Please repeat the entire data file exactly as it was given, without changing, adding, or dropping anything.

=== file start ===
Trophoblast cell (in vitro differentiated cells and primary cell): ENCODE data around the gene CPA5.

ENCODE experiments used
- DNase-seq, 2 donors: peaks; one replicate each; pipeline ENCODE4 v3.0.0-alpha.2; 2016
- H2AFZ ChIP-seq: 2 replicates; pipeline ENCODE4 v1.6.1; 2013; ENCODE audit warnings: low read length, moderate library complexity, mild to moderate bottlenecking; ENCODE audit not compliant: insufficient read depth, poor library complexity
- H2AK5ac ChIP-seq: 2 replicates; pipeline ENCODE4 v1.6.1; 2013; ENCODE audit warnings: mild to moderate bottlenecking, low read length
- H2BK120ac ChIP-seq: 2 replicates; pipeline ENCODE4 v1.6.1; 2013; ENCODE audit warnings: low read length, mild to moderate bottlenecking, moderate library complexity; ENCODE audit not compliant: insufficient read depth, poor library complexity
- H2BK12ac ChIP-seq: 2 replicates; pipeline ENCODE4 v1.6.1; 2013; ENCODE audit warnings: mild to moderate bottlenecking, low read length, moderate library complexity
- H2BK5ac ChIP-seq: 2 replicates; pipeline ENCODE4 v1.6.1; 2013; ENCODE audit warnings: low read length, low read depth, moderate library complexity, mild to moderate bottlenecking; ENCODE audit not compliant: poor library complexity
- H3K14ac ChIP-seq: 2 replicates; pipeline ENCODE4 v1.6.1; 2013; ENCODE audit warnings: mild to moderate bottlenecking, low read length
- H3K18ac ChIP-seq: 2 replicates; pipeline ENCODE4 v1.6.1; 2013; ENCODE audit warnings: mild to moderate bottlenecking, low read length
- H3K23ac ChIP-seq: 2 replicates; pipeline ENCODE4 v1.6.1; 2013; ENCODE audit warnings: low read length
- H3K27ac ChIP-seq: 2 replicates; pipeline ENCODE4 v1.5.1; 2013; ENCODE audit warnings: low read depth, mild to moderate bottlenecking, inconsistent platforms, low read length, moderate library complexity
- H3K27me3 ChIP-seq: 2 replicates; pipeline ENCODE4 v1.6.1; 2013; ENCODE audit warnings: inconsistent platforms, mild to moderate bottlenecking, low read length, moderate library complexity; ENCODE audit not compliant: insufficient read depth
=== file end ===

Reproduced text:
Trophoblast cell (in vitro differentiated cells and primary cell): ENCODE data around the gene CPA5.

ENCODE experiments used
- DNase-seq, 2 donors: peaks; one replicate each; pipeline ENCODE4 v3.0.0-alpha.2; 2016
- H2AFZ ChIP-seq: 2 replicates; pipeline ENCODE4 v1.6.1; 2013; ENCODE audit warnings: low read length, moderate library complexity, mild to moderate bottlenecking; ENCODE audit not compliant: insufficient read depth, poor library complexity
- H2AK5ac ChIP-seq: 2 replicates; pipeline ENCODE4 v1.6.1; 2013; ENCODE audit warnings: mild to moderate bottlenecking, low read length
- H2BK120ac ChIP-seq: 2 replicates; pipeline ENCODE4 v1.6.1; 2013; ENCODE audit warnings: low read length, mild to moderate bottlenecking, moderate library complexity; ENCODE audit not compliant: insufficient read depth, poor library complexity
- H2BK12ac ChIP-seq: 2 replicates; pipeline ENCODE4 v1.6.1; 2013; ENCODE audit warnings: mild to moderate bottlenecking, low read length, moderate library complexity
- H2BK5ac ChIP-seq: 2 replicates; pipeline ENCODE4 v1.6.1; 2013; ENCODE audit warnings: low read length, low read depth, moderate library complexity, mild to moderate bottlenecking; ENCODE audit not compliant: poor library complexity
- H3K14ac ChIP-seq: 2 replicates; pipeline ENCODE4 v1.6.1; 2013; ENCODE audit warnings: mild to moderate bottlenecking, low read length
- H3K18ac ChIP-seq: 2 replicates; pipeline ENCODE4 v1.6.1; 2013; ENCODE audit warnings: mild to moderate bottlenecking, low read length
- H3K23ac ChIP-seq: 2 replicates; pipeline ENCODE4 v1.6.1; 2013; ENCODE audit warnings: low read length
- H3K27ac ChIP-seq: 2 replicates; pipeline ENCODE4 v1.5.1; 2013; ENCODE audit warnings: low read depth, mild to moderate bottlenecking, inconsistent platforms, low read length, moderate library complexity
- H3K27me3 ChIP-seq: 2 replicates; pipeline ENCODE4 v1.6.1; 2013; ENCODE audit warnings: inconsistent platforms, mild to moderate bottlenecking, low read length, moderate library complexity; ENCODE audit not compliant: insufficient read depth